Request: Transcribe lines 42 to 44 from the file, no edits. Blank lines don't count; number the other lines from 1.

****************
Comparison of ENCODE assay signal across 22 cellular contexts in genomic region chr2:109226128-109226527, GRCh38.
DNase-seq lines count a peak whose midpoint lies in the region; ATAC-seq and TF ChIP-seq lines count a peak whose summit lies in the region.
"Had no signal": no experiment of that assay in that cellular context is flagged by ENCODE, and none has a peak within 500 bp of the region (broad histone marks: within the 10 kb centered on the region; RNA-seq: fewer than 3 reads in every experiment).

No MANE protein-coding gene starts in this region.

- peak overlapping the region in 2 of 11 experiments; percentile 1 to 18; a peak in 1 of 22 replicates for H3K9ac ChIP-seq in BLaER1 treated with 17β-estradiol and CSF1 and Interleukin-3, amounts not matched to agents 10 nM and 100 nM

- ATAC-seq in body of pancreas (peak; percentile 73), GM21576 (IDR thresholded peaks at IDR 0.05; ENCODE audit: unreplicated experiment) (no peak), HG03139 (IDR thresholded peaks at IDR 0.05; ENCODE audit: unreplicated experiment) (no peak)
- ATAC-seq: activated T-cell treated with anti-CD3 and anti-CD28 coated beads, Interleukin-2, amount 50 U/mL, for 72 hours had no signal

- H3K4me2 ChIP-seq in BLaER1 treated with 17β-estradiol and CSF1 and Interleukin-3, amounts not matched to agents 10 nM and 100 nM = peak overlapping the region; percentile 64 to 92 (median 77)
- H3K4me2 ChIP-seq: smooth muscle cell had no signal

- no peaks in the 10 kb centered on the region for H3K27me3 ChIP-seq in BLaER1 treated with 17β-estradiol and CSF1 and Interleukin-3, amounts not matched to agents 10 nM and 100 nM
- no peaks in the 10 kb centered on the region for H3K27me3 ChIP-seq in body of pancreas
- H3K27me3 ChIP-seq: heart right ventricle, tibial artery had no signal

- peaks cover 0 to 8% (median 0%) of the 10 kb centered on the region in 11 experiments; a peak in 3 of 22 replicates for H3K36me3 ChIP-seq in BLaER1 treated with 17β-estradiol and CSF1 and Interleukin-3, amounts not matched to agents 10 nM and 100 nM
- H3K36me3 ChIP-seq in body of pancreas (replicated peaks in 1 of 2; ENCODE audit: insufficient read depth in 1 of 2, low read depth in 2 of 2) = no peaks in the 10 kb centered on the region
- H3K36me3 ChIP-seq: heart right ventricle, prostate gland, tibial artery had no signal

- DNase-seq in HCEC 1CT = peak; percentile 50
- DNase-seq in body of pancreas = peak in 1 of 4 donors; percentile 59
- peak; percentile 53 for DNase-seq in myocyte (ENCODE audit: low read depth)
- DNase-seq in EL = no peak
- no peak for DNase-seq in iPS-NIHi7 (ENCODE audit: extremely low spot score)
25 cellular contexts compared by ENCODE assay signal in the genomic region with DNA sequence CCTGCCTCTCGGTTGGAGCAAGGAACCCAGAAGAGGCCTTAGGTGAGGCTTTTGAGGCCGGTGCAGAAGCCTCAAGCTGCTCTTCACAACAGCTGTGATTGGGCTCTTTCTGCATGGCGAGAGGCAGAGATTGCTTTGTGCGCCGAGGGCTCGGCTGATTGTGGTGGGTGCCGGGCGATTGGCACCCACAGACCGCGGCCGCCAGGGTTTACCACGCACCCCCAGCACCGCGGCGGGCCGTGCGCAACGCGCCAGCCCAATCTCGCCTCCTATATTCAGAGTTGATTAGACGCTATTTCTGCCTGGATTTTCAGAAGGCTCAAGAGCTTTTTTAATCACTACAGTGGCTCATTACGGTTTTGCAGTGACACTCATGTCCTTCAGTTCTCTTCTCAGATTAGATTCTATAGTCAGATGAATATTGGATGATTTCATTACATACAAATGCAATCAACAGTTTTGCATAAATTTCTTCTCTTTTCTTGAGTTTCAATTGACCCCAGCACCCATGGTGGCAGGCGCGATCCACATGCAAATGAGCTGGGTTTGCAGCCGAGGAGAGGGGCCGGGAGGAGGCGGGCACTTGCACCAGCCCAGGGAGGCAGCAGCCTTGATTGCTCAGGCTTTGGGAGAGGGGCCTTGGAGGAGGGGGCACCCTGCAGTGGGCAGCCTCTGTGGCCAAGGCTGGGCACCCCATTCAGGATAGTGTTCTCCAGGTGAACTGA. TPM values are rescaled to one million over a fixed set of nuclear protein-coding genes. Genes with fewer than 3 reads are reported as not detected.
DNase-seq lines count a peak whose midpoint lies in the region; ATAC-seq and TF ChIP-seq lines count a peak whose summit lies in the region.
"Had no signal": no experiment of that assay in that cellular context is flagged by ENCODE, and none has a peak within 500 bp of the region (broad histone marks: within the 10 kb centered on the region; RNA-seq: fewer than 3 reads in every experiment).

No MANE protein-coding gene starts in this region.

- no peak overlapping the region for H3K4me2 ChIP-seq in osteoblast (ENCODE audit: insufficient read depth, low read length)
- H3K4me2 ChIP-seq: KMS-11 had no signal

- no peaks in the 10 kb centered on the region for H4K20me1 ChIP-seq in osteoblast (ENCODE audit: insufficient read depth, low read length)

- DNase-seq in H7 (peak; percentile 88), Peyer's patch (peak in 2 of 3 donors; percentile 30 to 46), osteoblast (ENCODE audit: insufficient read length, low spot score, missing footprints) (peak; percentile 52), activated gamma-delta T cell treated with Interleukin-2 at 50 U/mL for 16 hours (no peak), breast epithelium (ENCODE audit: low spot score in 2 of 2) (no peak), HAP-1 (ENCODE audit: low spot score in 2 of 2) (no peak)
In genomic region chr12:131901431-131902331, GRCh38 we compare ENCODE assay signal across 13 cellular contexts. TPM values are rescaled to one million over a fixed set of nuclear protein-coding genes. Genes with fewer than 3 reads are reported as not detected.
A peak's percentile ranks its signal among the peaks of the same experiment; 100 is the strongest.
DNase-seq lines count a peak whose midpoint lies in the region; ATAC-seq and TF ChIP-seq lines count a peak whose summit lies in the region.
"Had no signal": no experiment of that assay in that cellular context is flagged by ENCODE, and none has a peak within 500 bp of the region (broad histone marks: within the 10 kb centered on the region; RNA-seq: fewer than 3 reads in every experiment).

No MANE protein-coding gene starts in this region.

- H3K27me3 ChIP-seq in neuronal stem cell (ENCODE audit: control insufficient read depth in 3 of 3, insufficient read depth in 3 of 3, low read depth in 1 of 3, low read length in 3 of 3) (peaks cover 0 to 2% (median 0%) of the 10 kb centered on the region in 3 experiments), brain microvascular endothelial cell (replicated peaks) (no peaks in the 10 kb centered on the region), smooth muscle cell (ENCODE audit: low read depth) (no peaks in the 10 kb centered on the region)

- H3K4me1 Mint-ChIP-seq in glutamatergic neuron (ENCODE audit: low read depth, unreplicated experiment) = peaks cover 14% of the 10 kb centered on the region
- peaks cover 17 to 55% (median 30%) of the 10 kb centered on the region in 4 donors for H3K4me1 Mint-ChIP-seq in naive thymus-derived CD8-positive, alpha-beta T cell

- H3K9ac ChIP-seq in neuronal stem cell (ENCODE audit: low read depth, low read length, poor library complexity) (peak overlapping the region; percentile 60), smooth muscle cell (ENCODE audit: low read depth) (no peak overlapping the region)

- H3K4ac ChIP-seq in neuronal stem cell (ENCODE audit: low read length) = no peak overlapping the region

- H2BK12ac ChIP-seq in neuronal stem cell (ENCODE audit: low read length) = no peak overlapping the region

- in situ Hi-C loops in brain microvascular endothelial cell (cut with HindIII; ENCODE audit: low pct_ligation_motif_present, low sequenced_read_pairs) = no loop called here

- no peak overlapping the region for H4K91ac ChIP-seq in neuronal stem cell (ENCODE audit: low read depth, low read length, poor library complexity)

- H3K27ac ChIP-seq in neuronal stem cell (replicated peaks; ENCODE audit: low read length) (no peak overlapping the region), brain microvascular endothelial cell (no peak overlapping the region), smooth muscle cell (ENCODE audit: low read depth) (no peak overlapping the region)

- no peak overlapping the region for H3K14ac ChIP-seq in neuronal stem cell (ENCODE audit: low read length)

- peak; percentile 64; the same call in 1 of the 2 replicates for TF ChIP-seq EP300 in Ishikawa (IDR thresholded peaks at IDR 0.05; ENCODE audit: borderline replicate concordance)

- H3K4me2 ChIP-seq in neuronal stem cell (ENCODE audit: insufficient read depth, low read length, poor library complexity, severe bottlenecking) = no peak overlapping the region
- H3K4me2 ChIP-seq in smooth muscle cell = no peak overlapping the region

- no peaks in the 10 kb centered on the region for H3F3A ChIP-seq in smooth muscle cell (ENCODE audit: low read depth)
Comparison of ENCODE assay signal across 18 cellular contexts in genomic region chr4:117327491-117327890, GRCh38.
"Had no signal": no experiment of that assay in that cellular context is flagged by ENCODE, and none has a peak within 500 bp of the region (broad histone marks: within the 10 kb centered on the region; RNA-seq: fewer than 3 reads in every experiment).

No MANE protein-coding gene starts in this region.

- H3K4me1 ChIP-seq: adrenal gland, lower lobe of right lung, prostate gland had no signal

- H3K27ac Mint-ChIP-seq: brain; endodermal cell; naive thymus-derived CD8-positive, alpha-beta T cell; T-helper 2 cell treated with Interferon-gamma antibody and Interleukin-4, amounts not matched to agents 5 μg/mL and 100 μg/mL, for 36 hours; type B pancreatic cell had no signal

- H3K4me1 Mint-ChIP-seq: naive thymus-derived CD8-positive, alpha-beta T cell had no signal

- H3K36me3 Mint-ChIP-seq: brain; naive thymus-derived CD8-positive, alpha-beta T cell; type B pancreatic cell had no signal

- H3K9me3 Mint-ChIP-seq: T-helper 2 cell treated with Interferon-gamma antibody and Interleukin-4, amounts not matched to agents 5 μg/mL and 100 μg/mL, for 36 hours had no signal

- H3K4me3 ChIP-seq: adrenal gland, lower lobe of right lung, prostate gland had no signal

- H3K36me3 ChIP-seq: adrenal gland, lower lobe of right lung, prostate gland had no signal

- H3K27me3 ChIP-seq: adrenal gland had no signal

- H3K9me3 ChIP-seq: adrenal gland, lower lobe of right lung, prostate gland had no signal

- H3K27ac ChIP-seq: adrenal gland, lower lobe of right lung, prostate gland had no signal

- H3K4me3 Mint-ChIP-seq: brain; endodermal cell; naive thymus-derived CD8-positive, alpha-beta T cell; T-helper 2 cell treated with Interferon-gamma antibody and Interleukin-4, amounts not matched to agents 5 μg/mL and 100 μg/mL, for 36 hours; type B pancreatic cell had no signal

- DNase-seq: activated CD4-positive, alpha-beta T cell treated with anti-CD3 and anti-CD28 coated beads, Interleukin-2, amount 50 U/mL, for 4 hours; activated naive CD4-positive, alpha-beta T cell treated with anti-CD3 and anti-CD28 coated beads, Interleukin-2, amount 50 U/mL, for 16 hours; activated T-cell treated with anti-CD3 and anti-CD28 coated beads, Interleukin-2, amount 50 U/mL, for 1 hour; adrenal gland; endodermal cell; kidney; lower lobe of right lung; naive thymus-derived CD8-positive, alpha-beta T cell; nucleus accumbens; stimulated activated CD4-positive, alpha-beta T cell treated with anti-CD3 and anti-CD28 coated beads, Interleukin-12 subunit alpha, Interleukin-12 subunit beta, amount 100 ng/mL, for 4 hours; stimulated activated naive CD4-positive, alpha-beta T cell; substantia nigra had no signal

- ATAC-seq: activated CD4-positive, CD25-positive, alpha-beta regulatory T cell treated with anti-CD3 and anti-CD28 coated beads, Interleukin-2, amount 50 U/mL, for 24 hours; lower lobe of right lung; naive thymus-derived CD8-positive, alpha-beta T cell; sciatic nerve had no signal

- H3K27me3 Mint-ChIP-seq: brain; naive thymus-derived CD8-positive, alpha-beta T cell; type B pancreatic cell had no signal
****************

- H3K27ac ChIP-seq in neuronal stem cell (replicated peaks; ENCODE audit: low read length) (no peak overlapping the region), brain microvascular endothelial cell (no peak overlapping the region), smooth muscle cell (ENCODE audit: low read depth) (no peak overlapping the region)

- no peak overlapping the region for H3K14ac ChIP-seq in neuronal stem cell (ENCODE audit: low read length)

- peak; percentile 64; the same call in 1 of the 2 replicates for TF ChIP-seq EP300 in Ishikawa (IDR thresholded peaks at IDR 0.05; ENCODE audit: borderline replicate concordance)